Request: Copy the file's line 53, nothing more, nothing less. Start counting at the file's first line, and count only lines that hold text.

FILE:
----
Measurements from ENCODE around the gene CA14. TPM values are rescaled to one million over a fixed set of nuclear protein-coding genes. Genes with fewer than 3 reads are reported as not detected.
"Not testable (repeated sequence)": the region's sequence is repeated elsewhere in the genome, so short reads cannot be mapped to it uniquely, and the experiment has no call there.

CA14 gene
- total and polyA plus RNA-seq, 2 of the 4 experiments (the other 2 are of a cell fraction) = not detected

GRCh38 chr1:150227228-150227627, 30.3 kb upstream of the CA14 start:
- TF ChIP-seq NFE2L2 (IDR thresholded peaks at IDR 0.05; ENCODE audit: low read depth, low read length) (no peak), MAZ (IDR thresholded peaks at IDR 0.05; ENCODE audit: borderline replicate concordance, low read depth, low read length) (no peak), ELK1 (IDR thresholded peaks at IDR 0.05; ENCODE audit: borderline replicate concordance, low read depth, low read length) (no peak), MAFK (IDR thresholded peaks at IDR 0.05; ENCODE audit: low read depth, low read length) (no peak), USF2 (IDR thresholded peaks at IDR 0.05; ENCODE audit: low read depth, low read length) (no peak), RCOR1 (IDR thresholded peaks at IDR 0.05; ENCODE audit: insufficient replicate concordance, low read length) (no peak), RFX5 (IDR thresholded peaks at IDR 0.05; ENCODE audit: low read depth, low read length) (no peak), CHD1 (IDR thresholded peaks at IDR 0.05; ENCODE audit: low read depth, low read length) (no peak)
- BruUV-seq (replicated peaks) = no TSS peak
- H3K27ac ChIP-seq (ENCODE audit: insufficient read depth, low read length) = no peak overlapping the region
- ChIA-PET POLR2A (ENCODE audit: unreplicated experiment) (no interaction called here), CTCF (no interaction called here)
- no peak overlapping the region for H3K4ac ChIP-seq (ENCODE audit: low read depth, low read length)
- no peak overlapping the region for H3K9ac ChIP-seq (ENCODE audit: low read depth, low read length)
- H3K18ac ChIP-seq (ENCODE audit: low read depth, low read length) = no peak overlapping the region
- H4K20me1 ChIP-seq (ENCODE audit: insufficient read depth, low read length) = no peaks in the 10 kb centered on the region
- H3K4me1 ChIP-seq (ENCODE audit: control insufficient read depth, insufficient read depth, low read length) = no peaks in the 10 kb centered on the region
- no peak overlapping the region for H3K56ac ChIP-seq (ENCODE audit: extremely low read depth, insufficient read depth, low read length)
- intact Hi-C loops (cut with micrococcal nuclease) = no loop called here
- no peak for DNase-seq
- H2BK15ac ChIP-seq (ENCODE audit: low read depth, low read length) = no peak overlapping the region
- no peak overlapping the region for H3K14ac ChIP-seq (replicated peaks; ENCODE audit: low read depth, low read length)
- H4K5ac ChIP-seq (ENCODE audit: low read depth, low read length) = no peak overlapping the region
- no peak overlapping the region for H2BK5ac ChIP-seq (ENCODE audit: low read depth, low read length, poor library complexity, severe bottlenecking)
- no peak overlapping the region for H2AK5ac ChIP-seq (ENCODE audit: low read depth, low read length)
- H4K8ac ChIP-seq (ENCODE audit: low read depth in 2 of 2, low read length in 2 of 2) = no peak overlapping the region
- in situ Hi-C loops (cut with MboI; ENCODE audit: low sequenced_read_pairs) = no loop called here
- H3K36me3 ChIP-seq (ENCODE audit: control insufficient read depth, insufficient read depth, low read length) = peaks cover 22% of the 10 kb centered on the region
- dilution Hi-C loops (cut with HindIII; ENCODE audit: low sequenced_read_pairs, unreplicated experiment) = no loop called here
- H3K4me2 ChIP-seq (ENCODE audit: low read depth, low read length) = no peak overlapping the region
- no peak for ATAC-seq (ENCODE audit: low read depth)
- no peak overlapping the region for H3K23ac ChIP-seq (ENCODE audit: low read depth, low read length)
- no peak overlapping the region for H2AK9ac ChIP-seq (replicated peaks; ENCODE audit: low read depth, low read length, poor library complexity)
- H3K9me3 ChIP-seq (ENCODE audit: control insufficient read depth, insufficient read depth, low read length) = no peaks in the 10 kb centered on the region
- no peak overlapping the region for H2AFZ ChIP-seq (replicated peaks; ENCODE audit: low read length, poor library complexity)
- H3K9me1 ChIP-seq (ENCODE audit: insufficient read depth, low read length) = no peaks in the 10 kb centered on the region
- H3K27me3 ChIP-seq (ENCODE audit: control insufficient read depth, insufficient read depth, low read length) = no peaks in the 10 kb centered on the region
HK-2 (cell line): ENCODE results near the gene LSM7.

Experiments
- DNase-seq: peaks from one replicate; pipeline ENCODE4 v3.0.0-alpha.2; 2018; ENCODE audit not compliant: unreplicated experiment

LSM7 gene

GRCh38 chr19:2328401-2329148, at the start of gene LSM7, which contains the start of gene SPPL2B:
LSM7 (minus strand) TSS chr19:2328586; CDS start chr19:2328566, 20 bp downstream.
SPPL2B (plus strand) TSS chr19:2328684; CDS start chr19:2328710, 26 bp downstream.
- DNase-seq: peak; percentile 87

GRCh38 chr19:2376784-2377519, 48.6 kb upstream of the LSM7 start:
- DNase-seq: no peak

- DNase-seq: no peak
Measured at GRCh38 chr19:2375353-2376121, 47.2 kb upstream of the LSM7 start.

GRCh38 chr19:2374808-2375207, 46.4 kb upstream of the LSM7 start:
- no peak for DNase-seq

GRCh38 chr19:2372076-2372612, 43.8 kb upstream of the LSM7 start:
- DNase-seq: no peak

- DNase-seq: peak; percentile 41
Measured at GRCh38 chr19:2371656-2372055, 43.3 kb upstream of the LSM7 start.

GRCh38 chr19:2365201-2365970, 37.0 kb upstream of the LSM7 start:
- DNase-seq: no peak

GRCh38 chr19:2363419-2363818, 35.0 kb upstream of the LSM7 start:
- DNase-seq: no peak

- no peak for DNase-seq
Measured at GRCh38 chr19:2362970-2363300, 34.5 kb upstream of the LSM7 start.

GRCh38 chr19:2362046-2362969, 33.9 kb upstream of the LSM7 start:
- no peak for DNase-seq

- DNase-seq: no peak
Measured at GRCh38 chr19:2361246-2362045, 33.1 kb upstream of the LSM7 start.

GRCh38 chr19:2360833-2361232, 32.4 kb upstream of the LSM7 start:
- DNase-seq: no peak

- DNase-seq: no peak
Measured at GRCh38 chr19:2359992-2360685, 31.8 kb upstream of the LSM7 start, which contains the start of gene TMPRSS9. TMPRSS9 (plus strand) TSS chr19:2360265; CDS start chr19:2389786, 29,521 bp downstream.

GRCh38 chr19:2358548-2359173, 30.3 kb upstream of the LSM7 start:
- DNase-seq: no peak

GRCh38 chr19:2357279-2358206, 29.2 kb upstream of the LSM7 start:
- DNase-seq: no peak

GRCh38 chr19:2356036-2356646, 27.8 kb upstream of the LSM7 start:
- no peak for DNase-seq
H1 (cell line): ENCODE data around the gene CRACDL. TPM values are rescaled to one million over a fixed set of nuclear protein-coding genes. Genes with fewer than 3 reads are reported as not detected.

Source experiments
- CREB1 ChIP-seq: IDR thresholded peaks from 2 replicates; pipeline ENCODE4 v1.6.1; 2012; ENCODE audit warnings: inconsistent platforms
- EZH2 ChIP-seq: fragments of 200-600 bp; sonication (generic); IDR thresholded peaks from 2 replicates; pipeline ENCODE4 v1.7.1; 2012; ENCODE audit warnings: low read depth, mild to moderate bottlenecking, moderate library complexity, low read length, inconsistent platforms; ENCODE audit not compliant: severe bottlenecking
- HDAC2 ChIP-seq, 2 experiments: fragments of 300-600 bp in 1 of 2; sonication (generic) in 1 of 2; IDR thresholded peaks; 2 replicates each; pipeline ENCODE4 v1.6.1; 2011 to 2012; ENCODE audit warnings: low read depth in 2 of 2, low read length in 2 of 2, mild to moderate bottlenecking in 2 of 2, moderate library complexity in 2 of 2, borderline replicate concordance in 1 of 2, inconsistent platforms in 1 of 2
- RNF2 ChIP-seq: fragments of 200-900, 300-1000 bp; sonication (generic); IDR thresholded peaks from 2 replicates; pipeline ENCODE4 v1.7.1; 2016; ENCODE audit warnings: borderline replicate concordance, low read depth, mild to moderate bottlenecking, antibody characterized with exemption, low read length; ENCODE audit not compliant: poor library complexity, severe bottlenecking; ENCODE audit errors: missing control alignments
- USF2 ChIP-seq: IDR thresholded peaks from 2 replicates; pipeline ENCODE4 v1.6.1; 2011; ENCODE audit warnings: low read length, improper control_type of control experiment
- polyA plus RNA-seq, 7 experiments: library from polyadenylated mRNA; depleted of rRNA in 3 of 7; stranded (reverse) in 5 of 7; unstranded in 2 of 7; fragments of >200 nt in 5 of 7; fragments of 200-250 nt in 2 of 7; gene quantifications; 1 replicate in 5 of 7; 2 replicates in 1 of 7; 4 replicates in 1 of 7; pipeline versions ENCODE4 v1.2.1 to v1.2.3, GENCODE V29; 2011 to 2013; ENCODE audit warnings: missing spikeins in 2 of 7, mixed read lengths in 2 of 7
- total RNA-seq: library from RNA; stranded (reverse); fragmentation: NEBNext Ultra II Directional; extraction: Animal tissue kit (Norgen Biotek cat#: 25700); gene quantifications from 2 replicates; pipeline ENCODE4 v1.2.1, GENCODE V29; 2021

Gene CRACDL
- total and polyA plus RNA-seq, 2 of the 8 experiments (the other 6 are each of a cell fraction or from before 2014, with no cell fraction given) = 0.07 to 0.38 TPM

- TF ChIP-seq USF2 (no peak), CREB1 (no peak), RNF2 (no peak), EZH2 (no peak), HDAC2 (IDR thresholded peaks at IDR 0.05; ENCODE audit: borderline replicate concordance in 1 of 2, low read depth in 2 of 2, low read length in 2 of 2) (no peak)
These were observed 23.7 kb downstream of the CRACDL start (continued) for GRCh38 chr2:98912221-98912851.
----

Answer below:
GRCh38 chr19:2365201-2365970, 37.0 kb upstream of the LSM7 start: